It seems like the meats are all pretty similar in calories and fat, with the main variance being sodium. They all add quite a bit of fat and calories, but they're the anchor of a meal ... and if you're used to tacos or burritos wrapping your food, it might be best to take baby steps. Plus, the protein will fill you up well into the rest of your work day.

3. Salsas are a cheap source of flavor, but beware of sodium. They also have minor benefits I wasn't expecting.

Salsa is bad ass. It gives you a nice helping of vegetables and adds a ton of taste. Just be careful about sodium, especially if you like to add more than one like me.

My favorite salsa is the Green salsa (probably called Green chile, but lay off me I'm a gringo). It only costs you 15 calories and a semi-reasonable 230mg of sodium and even has a gram of fiber to boot. It also is my favorite tasting one.

The tomato (or basically pico de gallo) salsa is another favorite, although it's pretty salty at 470 mg.

I'm impressed by the corn salsa's 3g of fiber and it's not too bad at 80 calories and 2g of fat. The sodium is kinda high too, though, at 410 mg.

The hottest salsa is a bit too much for me, but it does have its benefits. Not surprisingly, it has the highest sodium count at 510 mg. Still, it does provide a surprising 4g of fiber and 2g of protein. When you consider that Subway's honey oat bread stands out for providing 5g of fiber, a mere salsa that brings almost as much is pretty damn stunning.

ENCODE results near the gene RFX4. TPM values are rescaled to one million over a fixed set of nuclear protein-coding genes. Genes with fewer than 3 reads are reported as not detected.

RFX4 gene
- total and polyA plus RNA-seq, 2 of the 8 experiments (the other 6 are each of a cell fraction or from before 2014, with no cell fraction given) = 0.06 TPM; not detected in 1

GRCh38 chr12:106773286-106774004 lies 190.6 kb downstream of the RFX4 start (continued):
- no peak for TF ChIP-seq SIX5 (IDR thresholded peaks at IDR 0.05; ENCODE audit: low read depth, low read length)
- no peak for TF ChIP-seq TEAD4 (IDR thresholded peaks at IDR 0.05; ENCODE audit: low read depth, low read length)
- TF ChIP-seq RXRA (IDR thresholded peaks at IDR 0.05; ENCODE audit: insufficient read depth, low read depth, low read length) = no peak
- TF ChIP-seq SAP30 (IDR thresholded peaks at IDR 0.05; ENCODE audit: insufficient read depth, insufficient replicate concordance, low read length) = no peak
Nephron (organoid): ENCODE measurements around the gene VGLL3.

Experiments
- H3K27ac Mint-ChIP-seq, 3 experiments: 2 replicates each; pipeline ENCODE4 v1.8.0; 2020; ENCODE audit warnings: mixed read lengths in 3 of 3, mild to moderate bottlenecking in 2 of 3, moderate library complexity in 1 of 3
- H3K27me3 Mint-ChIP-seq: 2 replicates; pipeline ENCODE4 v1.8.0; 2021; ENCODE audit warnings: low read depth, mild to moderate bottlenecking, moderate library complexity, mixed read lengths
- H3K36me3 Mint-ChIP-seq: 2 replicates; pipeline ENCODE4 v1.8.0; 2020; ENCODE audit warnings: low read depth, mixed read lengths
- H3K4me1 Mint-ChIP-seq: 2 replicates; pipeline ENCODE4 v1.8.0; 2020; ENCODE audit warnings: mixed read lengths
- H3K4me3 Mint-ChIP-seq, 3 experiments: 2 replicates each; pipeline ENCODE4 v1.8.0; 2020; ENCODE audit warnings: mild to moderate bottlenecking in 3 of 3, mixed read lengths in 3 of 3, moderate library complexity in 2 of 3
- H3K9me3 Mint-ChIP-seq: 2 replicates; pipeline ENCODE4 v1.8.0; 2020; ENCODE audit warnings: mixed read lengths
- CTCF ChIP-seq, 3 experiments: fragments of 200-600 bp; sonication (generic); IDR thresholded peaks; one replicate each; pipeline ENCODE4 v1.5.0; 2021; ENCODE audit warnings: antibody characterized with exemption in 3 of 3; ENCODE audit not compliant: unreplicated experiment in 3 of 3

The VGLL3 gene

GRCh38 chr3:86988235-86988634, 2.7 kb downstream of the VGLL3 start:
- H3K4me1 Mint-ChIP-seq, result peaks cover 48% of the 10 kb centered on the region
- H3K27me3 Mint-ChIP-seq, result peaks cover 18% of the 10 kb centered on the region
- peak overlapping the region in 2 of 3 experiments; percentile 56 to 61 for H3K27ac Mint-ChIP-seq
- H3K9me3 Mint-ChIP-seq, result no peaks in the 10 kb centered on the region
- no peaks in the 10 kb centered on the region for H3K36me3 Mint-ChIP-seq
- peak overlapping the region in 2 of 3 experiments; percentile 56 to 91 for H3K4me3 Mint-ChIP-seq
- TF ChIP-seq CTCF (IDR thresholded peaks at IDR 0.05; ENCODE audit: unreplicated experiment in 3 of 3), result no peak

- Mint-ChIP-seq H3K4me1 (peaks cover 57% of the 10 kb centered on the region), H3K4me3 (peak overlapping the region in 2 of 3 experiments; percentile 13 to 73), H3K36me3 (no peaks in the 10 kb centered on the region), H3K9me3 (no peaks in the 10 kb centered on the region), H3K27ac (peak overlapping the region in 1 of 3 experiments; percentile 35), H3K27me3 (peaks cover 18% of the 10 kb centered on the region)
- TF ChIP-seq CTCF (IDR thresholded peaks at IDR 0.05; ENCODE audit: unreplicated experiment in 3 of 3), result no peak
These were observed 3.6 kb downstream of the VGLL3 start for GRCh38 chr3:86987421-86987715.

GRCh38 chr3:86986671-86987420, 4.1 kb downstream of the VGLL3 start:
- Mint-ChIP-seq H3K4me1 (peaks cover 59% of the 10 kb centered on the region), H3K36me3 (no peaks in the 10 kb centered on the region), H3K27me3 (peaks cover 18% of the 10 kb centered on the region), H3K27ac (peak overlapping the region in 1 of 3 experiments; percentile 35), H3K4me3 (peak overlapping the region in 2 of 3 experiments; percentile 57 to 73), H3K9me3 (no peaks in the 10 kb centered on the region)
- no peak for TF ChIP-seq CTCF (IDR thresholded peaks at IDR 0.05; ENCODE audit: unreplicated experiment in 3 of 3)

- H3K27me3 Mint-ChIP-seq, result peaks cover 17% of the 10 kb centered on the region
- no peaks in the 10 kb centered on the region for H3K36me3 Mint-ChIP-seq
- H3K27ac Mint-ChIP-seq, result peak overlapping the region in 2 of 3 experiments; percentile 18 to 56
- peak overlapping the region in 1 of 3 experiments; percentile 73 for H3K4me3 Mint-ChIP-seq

Still, I think I'll stick with one or more of the other three. That hot salsa is a bit ... painful.

4. The guacamole wild card

The avocado-based condiment comes with an extra charge (usually about $1.75 extra) and some at-first intimidating fat content (13g) but it's also a great substance to add to your food, especially if you need some filler without meat.

For one thing, 150 calories isn't too bad when you consider the flavor, impressive 6g of fiber, small influx of protein and of course the good fat that comes with it.

It really depends on how picky you're being with calories, but my advice would be to have guacamole at least once every three visits. It's delicious and will keep you from eating other things if the rest of the meal isn't filling enough for you big eaters.

5. The rice question

It's not brown rice, so it's not the best rice for you. And from what I've read, rice is more or less filler anyway. At 130 calories and 3g of fat with 23 carbs and 2g of protein, it seems negligible nutritionally.

So far, I've laced my burrito bols with their tasty rice (mmm cilantro), but I'm still on the fence about the company's signature filler.


OK, that's my take on Chipotle so far. I might come up with a list of concoctions to give people a few different ideas, but you can use that Chipotle calculator to know exactly what you're getting yourself into.

Hopefully this helps you, because if you have a Chipotle nearby, you stand to benefit from a meal full of organic foods, reasonably decent meat and lots of good stuff. For fast food, there are few better.

Yet it's amazing to note that my old favorite (steak, rice, big burrito, fajita vegetables, sour cream, cheese, two salsas) was a mind numbing 885 calories, 38 g of fat and only 4g of fiber. When you count the Coke I'm slowly turning into unsweetened iced tea, I'd imagine my meals would clock in at a troubling 1000 calories.

500 calories sure looks pretty damn good, now.